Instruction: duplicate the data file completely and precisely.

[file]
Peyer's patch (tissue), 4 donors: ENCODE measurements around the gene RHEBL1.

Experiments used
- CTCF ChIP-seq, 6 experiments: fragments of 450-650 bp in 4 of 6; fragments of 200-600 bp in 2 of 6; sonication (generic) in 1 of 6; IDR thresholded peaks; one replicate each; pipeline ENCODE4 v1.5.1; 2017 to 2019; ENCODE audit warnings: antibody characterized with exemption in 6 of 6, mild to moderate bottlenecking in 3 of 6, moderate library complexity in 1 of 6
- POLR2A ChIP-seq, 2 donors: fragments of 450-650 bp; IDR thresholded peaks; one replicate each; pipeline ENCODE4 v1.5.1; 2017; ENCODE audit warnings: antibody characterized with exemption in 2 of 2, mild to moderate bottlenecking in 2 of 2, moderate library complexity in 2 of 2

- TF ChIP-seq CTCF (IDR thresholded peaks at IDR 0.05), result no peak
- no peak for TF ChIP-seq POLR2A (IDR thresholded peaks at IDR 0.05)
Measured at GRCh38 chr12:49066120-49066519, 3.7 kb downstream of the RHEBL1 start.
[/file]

Peyer's patch (tissue), 4 donors: ENCODE measurements around the gene RHEBL1.

Experiments used
- CTCF ChIP-seq, 6 experiments: fragments of 450-650 bp in 4 of 6; fragments of 200-600 bp in 2 of 6; sonication (generic) in 1 of 6; IDR thresholded peaks; one replicate each; pipeline ENCODE4 v1.5.1; 2017 to 2019; ENCODE audit warnings: antibody characterized with exemption in 6 of 6, mild to moderate bottlenecking in 3 of 6, moderate library complexity in 1 of 6
- POLR2A ChIP-seq, 2 donors: fragments of 450-650 bp; IDR thresholded peaks; one replicate each; pipeline ENCODE4 v1.5.1; 2017; ENCODE audit warnings: antibody characterized with exemption in 2 of 2, mild to moderate bottlenecking in 2 of 2, moderate library complexity in 2 of 2

- TF ChIP-seq CTCF (IDR thresholded peaks at IDR 0.05), result no peak
- no peak for TF ChIP-seq POLR2A (IDR thresholded peaks at IDR 0.05)
Measured at GRCh38 chr12:49066120-49066519, 3.7 kb downstream of the RHEBL1 start.